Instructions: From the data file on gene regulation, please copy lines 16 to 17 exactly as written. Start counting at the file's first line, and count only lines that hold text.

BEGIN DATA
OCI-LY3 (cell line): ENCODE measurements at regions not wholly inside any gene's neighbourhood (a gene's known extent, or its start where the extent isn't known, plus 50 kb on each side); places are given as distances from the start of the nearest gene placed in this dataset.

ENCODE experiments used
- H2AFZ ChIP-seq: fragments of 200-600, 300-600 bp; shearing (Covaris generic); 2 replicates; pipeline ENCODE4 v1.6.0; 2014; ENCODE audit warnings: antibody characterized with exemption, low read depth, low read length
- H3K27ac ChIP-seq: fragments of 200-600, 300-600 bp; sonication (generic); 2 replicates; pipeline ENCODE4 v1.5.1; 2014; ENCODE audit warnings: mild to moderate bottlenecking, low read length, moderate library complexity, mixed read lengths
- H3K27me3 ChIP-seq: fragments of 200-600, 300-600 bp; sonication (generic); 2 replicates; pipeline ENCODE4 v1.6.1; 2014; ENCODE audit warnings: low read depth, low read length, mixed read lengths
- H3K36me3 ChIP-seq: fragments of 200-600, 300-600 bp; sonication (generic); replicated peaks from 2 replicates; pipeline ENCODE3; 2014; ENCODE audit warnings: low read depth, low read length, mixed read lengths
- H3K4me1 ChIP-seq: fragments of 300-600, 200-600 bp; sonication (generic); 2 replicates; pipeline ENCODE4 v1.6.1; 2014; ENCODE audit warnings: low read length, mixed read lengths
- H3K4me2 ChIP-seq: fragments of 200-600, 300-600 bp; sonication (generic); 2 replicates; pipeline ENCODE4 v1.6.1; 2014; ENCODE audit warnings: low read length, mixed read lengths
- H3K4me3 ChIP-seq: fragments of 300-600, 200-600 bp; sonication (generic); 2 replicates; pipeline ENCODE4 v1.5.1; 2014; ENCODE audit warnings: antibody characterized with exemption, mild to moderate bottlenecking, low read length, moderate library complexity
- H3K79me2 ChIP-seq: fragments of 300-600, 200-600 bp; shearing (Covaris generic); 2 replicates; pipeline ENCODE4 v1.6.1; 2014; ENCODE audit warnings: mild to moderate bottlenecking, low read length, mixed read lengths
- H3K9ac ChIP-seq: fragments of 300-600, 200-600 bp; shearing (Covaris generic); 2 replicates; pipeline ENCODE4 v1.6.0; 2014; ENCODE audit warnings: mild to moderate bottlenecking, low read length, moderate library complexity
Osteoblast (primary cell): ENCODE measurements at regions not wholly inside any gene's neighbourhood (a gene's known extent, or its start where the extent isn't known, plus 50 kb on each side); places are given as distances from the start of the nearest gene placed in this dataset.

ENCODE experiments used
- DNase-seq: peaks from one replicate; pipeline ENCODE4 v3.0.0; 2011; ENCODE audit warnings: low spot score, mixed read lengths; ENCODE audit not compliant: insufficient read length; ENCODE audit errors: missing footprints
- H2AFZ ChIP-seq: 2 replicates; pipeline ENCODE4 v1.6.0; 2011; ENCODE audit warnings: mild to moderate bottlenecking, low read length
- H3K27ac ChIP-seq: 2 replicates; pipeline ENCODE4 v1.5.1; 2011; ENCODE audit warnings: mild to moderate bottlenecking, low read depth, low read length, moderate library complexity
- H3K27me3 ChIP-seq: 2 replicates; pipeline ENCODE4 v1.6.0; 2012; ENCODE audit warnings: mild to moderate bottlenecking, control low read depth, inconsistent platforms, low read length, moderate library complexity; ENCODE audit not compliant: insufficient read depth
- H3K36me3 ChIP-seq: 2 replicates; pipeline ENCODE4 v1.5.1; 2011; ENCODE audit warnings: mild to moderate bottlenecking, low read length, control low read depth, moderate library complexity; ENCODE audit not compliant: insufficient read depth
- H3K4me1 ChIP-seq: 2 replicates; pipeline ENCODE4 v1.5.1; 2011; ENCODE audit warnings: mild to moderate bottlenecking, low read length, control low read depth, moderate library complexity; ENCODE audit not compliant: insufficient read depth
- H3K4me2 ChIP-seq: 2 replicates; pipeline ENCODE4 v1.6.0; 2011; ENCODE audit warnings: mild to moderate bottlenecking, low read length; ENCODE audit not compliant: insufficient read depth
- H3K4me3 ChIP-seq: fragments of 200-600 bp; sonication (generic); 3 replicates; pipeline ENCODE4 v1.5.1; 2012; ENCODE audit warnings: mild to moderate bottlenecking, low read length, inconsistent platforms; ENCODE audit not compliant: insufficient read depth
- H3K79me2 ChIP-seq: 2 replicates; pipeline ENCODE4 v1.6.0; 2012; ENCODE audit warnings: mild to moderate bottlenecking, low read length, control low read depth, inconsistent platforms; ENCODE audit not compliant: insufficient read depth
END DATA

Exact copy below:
- H3K27ac ChIP-seq: 2 replicates; pipeline ENCODE4 v1.5.1; 2011; ENCODE audit warnings: mild to moderate bottlenecking, low read depth, low read length, moderate library complexity
- H3K27me3 ChIP-seq: 2 replicates; pipeline ENCODE4 v1.6.0; 2012; ENCODE audit warnings: mild to moderate bottlenecking, control low read depth, inconsistent platforms, low read length, moderate library complexity; ENCODE audit not compliant: insufficient read depth